Saturday, April 17, 2010

Of Walls and Altars

(Click here to hear the poem read)

It is easy to believe, after a brutal season,
after the walls around you have fallen. When,
eroded by time and wear, by
storms within and without, when

there is nothing standing, only
the whispering, devilish temptation
to believe what you see,
the rubble, the failings, the

destruction, the despair,
for you have seen it all crumble
with your own eyes, seen the weakness
of your walls.

Ah, but beneath it all lies something more,
a foundation, stonelike and solid,
still strong under the rubble, waiting;
waiting for you to begin the painful,

courageous work of pulling each brick aside,
of daring to believe there is more to you
than rubble, that the altar can rise
within you, brick by brick reused,

rebourne, not rebuilding the same structures,
but something stronger,
stronger and more aware that in the end,
no storm is stronger

than a stone foundation, and that,
despite what we insist on believing, the foundation
is not yours or mine to build,
and in that moment of realization,

the new altar rises,
even before you lay the first brick,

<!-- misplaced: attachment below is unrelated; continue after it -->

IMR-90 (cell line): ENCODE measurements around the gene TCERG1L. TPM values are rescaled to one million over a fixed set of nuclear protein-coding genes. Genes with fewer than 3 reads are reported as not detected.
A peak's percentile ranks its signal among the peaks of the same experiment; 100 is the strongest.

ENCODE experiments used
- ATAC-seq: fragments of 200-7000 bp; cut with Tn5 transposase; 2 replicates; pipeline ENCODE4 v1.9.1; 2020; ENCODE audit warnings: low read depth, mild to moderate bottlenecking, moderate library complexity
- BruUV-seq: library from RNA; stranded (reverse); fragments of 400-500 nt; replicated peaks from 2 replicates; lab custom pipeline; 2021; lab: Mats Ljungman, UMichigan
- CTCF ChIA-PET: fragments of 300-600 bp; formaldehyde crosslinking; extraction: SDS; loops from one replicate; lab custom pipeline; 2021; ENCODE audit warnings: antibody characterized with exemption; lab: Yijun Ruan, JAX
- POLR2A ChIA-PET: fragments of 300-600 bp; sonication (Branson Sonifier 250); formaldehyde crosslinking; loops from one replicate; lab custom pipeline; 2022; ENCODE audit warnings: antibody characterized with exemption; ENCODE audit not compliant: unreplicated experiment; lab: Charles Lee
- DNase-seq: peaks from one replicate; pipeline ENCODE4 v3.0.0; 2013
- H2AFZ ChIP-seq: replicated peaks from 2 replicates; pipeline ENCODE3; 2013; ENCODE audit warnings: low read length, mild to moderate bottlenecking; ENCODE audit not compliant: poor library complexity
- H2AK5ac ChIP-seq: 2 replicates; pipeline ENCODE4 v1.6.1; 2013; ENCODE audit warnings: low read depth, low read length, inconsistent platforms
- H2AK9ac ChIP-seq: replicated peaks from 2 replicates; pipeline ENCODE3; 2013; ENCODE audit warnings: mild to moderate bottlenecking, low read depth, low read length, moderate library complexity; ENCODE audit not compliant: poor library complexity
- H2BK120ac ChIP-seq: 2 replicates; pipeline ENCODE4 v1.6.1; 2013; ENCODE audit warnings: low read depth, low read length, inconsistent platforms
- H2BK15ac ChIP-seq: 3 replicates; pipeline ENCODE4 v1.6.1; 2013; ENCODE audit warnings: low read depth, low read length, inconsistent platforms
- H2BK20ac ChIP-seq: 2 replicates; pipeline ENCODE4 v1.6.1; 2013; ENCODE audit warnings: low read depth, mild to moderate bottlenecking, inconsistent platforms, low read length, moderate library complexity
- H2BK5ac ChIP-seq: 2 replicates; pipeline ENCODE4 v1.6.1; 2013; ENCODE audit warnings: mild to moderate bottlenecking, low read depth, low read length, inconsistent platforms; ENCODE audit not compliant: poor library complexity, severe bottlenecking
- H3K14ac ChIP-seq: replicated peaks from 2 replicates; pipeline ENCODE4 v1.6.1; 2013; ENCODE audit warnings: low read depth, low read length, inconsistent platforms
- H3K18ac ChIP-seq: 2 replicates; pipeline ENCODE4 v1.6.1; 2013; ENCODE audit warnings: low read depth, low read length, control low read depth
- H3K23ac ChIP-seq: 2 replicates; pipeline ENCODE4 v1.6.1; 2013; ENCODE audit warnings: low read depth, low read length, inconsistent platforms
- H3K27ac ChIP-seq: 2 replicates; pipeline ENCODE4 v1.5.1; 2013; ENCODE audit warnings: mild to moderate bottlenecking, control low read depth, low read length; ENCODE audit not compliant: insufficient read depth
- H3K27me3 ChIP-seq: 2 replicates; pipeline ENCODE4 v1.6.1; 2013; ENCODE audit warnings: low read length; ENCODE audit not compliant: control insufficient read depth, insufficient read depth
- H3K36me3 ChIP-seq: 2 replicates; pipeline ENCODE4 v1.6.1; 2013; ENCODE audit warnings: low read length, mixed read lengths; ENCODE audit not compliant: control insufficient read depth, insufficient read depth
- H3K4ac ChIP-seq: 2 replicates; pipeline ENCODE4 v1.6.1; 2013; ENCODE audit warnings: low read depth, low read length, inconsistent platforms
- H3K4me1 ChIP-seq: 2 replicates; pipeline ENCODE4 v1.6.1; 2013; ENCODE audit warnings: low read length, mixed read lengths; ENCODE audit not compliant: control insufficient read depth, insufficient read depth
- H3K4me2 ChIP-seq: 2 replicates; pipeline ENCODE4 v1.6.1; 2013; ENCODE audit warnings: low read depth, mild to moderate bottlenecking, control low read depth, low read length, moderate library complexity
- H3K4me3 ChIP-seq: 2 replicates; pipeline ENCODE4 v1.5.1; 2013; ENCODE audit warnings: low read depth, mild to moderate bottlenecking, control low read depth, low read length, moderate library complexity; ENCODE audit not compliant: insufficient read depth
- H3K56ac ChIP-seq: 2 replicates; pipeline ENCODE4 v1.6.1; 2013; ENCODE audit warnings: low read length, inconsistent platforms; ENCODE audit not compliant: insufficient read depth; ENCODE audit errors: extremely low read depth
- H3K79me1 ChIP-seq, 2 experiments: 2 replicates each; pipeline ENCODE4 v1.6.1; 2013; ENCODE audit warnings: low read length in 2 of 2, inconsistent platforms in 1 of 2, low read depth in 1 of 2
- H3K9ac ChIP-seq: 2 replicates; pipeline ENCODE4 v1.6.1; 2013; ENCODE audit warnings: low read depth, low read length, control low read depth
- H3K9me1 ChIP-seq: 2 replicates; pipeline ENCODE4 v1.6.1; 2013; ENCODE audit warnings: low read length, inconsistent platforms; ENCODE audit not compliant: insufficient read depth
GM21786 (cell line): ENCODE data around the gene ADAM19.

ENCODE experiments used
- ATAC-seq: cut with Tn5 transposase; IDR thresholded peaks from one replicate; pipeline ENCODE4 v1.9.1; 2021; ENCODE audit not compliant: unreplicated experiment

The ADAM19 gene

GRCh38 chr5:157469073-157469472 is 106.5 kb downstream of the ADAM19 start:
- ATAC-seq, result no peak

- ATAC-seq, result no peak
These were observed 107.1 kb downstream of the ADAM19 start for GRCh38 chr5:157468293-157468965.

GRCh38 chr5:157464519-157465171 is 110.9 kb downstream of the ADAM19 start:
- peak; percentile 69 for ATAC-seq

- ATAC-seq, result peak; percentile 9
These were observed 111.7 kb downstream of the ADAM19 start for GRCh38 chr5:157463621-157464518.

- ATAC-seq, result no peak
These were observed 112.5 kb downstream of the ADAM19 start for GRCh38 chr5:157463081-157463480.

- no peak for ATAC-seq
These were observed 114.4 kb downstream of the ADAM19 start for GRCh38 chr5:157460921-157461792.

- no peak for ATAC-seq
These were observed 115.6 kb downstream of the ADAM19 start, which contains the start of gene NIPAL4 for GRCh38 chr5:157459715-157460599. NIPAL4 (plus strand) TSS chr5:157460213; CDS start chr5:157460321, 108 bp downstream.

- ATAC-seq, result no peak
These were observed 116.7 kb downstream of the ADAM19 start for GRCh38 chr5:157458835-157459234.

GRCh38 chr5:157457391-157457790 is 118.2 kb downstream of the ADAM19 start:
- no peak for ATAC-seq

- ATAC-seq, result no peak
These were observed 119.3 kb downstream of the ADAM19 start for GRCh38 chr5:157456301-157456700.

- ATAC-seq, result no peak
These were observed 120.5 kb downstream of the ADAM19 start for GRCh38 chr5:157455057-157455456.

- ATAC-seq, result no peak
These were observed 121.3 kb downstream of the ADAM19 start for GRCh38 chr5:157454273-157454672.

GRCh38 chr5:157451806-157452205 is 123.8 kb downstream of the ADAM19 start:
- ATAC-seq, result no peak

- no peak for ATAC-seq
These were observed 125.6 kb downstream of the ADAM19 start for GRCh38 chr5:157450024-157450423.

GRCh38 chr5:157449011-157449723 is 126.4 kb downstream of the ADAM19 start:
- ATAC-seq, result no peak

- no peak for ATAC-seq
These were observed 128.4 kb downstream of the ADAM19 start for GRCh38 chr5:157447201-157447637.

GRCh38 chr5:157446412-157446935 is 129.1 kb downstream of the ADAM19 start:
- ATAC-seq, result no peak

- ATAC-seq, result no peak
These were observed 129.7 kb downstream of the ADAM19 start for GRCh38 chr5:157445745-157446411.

for it's promise, and it's strength,
is God's.

And your decision becomes one
of what to build, walls,
or altars, a fortress, or a place
to worship, open to wind, air, and love.


Ezra 3:3 reads: " Despite their fear of the peoples around them, they built the altar on its foundation and sacrificed burnt offerings on it to the LORD, both the morning and evening sacrifices." This verse, from my bible reading today, inspired this poem.

The picture was taken a couple of weeks ago in Richmond, Virginia, near Maymont Park. You can click on it for a larger version.

As an aside, it's good to be home. After nearly three weeks traveling, with only a day or two at home the whole time, to sit at my own desk, sleep in my own bed, and read on the front porch while the rain falls and runs down the stones on the quarry across the street, is such a blessing. It's also good, because in times of travel, I seem to write very little, being too involved in the world around me, the work, the newness, to stop and do what is best for my soul... write.

Take care,



FireLight said...

My first time listening...and the voice is as familair as if I had heard it many times...that says something important about your writing, Tom...Am I repeating myself?
What a great foundation to begin a week where I woke up already too concerned with the world around me.

Leonora said...

Tom, I like the thought that the foundation is not ours to build. Ours is to decide what to build upon it, walls or alters; fortresses or places to worship. Love that last stanza.
Welcome home! said...

Nice poem. "devilish temptation to believe what you see" rings especially true.

Actually, I hate to say "nice poem" because the word nice is so bland. Better than nice poem. Thanks for sharing it with us.